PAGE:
Corporate Eye

Website or Blog – Daddy or Chips?

Daddy or Chips ?

A long time ago, McCain posed this question which still reverberates in the minds of us old enough to remember it – and young enough to have been worried by it.

Now there’s a new question … website or blog?

Like Daddy or Chips, the question is unanswerable, because you may be able to have both. In fact, you almost certainly should have both, if you can.

Occasionally I’m asked what the difference is between a website and a blog – and usually the starting point for the answer is straightforward:

  • a blog can be a website
  • a blog can be part of a website
  • a website can be a blog

But before going on, there is another, more important question:

what do you want your website to do for you?

For corporate websites, you’ll get a range of different answers, depending on the person you’re talking to. The site needs to communicate facts as well as brand; it needs to provide tools to persuade people to invest or to help them apply for a job; it needs to persuade people of its point of view or manage PR in a crisis; it needs to engage customers sufficiently to persuade them to buy. Essentially it is a communication device.

Some of these – perhaps particularly the fact-based communications – can be handled with the traditional static pages, but increasingly there are trends moving the corporate website away from this:

  • dynamic pages, enabling the page to be refreshed with new content on a regular basis or depending on the visitors actions
  • conversational marketing, humanising the company by blogging, and engaging the market in discussion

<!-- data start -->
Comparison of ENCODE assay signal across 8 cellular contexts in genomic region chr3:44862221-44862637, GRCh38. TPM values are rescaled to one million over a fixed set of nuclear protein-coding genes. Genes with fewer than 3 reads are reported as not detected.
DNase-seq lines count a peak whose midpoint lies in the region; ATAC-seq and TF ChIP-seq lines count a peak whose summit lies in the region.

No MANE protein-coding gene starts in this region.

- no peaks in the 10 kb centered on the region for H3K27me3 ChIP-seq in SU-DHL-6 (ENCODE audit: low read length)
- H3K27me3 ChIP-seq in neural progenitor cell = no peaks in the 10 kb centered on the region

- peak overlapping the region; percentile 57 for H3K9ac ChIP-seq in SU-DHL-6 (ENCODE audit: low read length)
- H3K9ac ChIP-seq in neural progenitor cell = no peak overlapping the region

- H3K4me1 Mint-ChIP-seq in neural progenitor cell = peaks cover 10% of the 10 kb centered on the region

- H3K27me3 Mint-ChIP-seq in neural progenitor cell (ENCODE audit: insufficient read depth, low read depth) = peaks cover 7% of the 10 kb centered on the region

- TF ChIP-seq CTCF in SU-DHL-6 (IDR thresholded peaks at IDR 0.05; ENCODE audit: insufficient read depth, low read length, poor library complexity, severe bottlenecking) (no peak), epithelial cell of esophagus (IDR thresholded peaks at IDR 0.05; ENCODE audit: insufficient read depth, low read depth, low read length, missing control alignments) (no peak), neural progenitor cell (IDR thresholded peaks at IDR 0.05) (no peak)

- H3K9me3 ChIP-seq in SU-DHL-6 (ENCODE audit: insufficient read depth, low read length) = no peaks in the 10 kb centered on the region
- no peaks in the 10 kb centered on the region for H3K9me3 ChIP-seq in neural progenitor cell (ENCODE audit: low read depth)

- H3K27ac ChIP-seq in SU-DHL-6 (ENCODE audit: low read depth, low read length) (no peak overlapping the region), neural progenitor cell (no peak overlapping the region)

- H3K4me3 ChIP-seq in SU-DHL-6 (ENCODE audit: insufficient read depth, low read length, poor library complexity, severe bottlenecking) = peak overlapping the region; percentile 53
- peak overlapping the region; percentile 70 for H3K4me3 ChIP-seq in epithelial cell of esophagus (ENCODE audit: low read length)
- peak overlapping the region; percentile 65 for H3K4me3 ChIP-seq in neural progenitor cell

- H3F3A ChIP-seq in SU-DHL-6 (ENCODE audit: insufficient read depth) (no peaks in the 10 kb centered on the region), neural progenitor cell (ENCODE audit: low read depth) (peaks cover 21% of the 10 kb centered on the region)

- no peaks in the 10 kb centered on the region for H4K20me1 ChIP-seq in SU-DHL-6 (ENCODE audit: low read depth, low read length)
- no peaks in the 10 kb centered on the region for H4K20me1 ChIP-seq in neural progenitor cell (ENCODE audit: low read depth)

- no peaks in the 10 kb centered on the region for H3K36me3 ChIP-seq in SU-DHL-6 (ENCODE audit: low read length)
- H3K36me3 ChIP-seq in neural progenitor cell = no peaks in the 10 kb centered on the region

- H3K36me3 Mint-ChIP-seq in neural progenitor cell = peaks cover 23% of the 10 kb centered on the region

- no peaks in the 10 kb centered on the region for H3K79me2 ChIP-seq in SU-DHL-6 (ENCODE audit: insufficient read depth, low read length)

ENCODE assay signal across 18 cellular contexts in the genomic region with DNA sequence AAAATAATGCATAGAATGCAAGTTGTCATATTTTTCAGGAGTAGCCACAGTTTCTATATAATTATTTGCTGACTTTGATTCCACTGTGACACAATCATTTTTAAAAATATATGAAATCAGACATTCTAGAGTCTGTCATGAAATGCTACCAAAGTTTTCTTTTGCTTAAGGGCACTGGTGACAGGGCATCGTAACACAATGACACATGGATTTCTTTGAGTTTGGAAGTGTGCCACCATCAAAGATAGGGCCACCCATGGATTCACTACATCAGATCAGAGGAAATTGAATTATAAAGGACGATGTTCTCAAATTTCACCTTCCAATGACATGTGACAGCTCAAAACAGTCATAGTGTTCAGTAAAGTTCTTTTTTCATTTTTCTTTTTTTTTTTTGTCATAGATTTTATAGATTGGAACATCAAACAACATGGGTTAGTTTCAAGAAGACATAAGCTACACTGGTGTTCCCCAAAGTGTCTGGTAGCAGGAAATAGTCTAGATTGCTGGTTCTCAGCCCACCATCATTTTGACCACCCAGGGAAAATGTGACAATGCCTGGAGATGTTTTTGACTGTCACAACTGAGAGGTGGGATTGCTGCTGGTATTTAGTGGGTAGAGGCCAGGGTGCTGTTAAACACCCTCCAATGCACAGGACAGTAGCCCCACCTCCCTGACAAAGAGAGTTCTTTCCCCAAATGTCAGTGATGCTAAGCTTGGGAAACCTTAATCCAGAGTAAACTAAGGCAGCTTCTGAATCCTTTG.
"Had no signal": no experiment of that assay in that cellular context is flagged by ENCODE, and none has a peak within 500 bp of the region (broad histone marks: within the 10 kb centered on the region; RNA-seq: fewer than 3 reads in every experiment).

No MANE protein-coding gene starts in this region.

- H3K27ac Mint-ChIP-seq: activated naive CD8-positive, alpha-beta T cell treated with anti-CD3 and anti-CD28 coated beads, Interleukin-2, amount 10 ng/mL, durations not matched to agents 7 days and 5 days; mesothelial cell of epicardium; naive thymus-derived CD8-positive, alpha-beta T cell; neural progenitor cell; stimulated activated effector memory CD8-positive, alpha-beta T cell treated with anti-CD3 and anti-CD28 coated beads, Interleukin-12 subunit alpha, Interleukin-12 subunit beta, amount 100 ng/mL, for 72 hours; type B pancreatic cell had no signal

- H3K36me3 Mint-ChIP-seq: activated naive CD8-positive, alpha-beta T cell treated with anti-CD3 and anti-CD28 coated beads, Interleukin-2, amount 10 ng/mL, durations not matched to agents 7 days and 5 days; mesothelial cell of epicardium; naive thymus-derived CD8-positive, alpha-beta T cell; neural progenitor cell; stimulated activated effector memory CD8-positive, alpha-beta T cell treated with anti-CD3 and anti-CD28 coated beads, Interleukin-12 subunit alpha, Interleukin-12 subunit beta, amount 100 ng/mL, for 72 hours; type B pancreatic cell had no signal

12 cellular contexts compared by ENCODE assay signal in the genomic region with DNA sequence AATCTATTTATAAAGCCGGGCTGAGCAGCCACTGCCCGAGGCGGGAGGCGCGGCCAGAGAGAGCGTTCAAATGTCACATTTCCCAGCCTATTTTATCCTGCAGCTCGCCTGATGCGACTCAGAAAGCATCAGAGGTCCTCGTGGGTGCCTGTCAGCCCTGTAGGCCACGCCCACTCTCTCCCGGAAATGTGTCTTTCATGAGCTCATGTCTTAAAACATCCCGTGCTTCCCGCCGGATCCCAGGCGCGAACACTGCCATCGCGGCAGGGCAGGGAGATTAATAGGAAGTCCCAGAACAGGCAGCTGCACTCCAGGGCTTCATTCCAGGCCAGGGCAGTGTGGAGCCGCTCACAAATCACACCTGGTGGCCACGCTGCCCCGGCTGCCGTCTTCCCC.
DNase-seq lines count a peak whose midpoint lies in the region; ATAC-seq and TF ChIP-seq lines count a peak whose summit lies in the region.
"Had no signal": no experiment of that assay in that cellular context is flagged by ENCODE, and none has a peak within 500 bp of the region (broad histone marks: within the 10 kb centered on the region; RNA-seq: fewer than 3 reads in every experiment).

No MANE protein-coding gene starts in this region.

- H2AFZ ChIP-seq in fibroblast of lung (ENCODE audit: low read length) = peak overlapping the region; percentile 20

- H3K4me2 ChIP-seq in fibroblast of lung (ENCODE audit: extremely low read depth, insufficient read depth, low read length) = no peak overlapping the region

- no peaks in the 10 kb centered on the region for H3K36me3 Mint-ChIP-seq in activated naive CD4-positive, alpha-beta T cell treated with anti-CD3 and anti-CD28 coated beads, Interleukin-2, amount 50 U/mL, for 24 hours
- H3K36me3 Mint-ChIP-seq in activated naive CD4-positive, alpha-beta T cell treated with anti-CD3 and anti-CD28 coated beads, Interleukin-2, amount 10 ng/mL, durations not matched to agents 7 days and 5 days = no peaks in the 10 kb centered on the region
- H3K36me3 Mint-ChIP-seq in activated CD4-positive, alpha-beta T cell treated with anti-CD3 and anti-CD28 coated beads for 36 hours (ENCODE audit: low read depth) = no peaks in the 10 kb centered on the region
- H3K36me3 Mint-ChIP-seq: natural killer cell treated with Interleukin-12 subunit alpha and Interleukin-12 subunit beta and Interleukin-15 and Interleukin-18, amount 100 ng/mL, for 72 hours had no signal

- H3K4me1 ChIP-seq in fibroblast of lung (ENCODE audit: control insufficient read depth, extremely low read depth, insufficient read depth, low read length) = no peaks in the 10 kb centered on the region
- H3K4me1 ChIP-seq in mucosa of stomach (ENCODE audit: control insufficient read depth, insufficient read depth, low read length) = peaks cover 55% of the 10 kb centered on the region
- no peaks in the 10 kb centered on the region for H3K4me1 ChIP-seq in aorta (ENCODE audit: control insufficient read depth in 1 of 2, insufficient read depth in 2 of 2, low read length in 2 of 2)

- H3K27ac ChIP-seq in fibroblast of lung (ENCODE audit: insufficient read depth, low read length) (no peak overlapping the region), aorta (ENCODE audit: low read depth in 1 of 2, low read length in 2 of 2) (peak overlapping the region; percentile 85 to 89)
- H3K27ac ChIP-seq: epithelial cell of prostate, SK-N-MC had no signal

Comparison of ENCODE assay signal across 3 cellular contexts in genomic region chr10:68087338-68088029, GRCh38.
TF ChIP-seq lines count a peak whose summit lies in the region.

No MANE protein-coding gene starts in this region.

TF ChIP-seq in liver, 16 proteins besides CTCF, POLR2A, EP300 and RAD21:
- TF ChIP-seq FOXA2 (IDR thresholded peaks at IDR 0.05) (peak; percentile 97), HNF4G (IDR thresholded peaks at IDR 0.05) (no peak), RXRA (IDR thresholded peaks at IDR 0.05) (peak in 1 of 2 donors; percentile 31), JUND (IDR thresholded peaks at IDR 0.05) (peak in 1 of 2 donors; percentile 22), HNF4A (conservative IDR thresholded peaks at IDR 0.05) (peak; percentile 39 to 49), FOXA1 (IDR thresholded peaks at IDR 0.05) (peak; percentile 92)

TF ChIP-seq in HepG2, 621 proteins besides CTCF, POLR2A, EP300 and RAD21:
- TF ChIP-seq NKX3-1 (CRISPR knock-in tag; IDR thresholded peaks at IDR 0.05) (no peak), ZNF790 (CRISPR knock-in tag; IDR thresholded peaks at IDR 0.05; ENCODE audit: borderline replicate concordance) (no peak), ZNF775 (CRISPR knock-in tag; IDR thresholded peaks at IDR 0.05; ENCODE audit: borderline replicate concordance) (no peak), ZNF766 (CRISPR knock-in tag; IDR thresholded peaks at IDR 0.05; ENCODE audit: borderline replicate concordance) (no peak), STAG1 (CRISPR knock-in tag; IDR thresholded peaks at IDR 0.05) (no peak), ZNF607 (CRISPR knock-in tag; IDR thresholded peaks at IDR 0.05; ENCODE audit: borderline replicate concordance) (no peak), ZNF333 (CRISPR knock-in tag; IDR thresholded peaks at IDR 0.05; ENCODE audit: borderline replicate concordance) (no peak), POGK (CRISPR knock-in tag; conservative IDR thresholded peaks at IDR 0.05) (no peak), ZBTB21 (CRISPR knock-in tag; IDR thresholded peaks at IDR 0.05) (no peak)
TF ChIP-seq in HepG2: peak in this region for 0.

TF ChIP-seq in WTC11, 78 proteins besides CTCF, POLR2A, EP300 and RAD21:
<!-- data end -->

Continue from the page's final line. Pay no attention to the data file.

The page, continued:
• user-generated content, enabling customer feedback and even discussion between customers
  • personalisable pages, making the user experience more direct and relevant

You may still be wondering to yourself ‘what is this blogging thing, anyway?’, and secretly hoping that it will go away, but the trend seems to be inexorable … corporate websites are becoming more fluid, flexible and interactive.

Incorporating these new trends into your site takes a wide range of technologies, and although the question of which technologies to use matters a great deal to your web team, the question you should always have in mind is

what do you want your website to do for you?

The technologies to use depend on your answer to this question, not the other way around.

This means that the question website or blog becomes inappropriate for a corporate website, as the two styles of communication converge, and the answer to ‘website or blog’, inevitably, becomes both … and more besides.

* chips = fries, for those of you in the States (and crisps = chips)

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